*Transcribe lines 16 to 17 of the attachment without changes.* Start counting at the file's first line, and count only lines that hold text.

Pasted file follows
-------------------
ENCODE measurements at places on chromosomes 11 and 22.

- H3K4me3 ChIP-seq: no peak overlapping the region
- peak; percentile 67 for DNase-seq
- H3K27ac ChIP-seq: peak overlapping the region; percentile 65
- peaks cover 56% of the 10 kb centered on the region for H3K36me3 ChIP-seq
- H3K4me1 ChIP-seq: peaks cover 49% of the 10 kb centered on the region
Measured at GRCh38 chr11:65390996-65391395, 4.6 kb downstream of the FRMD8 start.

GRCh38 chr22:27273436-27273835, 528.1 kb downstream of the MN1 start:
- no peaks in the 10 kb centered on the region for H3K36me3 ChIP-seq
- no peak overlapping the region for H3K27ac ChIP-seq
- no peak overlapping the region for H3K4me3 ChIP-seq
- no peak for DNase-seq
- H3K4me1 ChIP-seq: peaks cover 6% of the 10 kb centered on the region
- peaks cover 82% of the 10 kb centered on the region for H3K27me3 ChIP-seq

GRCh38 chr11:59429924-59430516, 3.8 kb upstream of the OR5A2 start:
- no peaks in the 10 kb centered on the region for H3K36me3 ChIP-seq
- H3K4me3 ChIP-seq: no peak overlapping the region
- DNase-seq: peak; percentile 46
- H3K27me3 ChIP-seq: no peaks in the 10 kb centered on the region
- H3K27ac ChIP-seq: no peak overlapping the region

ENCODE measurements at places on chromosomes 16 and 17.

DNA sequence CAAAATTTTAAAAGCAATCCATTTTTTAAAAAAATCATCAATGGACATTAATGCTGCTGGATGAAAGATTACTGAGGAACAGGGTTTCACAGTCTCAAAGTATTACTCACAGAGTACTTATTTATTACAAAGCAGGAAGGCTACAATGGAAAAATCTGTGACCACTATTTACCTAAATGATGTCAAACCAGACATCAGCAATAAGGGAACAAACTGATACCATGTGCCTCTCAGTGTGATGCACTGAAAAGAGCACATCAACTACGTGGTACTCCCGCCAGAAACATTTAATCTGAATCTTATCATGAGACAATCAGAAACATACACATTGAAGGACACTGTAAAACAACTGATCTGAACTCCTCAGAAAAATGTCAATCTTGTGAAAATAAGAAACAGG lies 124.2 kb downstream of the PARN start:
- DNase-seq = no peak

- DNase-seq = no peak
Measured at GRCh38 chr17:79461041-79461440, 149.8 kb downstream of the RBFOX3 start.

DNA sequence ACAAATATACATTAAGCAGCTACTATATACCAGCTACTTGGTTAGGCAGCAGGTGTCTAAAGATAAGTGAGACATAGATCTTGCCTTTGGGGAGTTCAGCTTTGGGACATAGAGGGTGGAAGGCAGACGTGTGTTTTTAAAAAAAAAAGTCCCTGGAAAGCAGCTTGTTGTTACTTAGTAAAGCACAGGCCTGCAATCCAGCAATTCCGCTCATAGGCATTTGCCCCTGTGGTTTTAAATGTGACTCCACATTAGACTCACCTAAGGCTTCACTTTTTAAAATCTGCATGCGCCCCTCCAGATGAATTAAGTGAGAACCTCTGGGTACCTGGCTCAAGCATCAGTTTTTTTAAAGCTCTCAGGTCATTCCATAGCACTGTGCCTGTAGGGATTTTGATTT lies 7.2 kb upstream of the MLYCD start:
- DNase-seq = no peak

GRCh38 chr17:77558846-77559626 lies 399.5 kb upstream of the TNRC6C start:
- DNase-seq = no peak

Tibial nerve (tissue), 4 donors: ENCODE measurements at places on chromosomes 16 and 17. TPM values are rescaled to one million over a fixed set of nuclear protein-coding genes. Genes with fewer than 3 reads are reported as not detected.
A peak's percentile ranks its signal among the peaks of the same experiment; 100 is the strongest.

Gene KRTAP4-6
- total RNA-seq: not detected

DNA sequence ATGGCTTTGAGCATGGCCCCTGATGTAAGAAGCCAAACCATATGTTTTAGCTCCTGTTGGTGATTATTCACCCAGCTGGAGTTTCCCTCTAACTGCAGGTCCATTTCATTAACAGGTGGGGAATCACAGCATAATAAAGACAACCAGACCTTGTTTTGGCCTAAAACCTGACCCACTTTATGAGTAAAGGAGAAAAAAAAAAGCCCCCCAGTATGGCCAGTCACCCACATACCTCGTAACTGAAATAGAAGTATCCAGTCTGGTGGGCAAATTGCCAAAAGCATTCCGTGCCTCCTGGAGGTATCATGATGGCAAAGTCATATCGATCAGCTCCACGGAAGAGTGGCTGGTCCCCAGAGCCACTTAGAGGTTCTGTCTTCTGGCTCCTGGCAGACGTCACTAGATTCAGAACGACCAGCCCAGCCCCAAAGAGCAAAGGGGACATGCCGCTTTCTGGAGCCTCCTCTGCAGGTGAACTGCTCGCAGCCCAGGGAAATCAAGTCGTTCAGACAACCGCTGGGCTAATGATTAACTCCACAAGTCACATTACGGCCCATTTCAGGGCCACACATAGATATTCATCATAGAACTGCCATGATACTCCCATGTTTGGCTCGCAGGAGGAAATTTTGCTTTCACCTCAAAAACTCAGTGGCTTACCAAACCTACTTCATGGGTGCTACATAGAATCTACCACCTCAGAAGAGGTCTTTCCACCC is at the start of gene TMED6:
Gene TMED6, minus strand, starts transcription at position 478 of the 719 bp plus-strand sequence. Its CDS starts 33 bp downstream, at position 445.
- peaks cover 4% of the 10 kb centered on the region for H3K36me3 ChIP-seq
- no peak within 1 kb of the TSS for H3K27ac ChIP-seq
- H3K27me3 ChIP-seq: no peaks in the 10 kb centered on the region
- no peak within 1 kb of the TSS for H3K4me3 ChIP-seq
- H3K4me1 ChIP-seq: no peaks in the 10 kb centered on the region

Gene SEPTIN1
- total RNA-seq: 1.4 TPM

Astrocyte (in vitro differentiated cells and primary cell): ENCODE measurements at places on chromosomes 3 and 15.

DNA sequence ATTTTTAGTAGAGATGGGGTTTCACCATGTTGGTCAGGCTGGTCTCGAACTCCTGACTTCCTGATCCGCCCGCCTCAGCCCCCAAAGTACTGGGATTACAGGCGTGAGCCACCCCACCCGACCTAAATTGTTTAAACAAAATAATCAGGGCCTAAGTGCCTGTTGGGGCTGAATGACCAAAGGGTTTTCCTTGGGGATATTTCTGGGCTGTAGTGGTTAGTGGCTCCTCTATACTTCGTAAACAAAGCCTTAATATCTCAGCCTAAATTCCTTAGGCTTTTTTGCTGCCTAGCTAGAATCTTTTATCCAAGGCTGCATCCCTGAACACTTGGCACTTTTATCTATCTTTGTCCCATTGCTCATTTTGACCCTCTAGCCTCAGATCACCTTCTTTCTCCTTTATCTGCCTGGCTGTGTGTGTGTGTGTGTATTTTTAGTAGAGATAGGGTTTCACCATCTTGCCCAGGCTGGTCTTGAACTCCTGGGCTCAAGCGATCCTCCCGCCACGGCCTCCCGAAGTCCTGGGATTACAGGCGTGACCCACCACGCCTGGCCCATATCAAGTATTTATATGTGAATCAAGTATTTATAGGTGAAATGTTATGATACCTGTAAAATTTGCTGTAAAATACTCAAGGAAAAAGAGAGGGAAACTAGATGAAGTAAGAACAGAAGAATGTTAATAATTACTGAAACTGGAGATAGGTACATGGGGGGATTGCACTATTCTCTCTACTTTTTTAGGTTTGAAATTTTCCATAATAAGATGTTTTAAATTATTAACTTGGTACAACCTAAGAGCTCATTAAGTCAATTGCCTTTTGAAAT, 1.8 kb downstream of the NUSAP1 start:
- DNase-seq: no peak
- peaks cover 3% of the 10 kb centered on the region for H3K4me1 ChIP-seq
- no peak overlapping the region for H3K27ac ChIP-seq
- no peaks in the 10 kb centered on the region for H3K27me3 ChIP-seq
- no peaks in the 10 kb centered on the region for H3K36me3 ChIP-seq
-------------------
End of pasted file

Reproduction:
- no peaks in the 10 kb centered on the region for H3K36me3 ChIP-seq
- H3K4me3 ChIP-seq: no peak overlapping the region